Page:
Reforma reports that some PAN senators came together to watch [the Super Bowl]. When they saw the [campaign ads], they got mad: "They whistled and threw peanuts in the room where they were watching the game." This was the reaction of legislators who approved the electoral reform in 2007 that precipitated the situation. We can make out the reaction of the general public that, this weekend, had its entertainment interrupted for political spots. It's easy to imagine the cursing of the parties who, to be sure, enjoy a horrible public reputation.
Reforma reports that one of the PAN senators, in a joking tone, asked: "What legislators approved that reform?," which "provoked the laughter of his colleagues." Another worried: "We have to do something." Of course the parties should be worried, and very much so. The fact is that the broadcasters simply scored a huge goal on the parties.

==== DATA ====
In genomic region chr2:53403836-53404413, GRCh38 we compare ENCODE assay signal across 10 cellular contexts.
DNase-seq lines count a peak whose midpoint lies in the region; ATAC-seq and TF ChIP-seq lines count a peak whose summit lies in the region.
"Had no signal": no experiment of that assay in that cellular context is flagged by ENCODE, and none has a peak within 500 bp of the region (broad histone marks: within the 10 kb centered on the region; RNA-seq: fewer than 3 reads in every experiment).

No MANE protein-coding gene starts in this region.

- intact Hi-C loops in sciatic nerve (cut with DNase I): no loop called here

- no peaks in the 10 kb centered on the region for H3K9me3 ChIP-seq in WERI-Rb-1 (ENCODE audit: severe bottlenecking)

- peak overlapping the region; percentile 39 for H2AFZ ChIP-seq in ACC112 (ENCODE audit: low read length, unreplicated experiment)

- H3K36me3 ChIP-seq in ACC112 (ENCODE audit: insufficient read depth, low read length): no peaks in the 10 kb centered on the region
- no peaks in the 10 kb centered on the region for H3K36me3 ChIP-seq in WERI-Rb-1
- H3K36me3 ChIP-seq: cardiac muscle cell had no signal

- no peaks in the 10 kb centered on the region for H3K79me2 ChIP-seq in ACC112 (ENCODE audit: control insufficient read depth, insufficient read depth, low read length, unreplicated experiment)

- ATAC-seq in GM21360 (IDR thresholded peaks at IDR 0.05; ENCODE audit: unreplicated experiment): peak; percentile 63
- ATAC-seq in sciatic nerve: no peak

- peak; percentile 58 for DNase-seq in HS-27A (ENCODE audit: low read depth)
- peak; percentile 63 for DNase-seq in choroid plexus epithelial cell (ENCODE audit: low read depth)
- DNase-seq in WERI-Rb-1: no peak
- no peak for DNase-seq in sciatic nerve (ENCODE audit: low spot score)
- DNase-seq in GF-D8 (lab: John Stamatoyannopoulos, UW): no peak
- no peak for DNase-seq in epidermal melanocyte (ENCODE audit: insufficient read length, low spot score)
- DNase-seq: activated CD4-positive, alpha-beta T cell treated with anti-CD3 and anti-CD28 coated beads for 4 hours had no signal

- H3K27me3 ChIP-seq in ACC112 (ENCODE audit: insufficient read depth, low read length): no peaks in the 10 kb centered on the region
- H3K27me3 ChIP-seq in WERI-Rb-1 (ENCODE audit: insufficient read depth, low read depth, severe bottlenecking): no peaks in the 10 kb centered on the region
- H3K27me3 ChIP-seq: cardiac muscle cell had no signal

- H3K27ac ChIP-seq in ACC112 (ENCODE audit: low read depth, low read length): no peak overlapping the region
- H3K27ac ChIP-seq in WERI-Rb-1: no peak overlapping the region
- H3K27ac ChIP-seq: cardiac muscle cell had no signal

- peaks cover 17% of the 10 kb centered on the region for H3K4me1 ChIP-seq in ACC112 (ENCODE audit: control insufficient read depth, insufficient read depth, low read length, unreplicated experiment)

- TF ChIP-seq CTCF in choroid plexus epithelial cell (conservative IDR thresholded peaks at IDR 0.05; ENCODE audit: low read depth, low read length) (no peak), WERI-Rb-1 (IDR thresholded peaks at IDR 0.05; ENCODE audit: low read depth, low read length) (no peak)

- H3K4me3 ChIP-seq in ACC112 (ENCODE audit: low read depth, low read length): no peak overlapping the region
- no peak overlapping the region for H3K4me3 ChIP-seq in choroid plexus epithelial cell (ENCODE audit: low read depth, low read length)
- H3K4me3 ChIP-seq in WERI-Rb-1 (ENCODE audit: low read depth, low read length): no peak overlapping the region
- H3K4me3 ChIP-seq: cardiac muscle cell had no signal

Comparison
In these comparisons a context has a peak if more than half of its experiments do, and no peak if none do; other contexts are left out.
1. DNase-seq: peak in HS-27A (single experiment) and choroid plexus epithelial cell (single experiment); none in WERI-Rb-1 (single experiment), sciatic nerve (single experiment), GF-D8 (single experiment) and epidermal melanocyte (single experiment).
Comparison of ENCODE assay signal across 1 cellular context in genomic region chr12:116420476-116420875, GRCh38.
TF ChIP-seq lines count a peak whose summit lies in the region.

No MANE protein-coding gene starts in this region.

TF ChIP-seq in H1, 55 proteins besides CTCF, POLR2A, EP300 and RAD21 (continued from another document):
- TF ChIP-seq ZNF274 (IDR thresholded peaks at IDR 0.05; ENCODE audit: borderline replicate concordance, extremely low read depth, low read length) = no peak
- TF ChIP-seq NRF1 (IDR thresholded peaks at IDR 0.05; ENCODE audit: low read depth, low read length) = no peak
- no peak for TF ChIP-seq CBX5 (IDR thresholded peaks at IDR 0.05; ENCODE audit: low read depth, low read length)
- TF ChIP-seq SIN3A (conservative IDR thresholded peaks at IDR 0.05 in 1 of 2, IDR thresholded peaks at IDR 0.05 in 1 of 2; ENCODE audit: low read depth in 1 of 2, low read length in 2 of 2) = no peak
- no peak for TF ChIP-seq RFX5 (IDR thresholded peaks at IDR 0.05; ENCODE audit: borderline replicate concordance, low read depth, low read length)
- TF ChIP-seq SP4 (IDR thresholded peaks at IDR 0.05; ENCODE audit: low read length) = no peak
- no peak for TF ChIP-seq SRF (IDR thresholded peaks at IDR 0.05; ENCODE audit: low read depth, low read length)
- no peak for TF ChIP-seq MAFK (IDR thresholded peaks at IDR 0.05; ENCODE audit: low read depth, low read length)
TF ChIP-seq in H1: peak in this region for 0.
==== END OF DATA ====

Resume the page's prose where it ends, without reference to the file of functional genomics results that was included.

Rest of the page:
Zuckermann treats the episode as the broadcasters, long angry about the electoral reform that limited their flexibility in covering campaigns, angering the public so as to put pressure on the parties. The parties, in turn, had passed the electoral reform in a fit of pique related to what they all saw as the unfair coverage of the 2006 election. I'm not sure how accurate this is, and it seems likely to me that it wasn't 100 percent a calculated ploy on the networks' part, but that faulty communication also played a role. Whatever the case, what a raw deal for all of us sports fans: the parties and the networks either can't along or there was a misunderstanding, so the public gets a middle finger?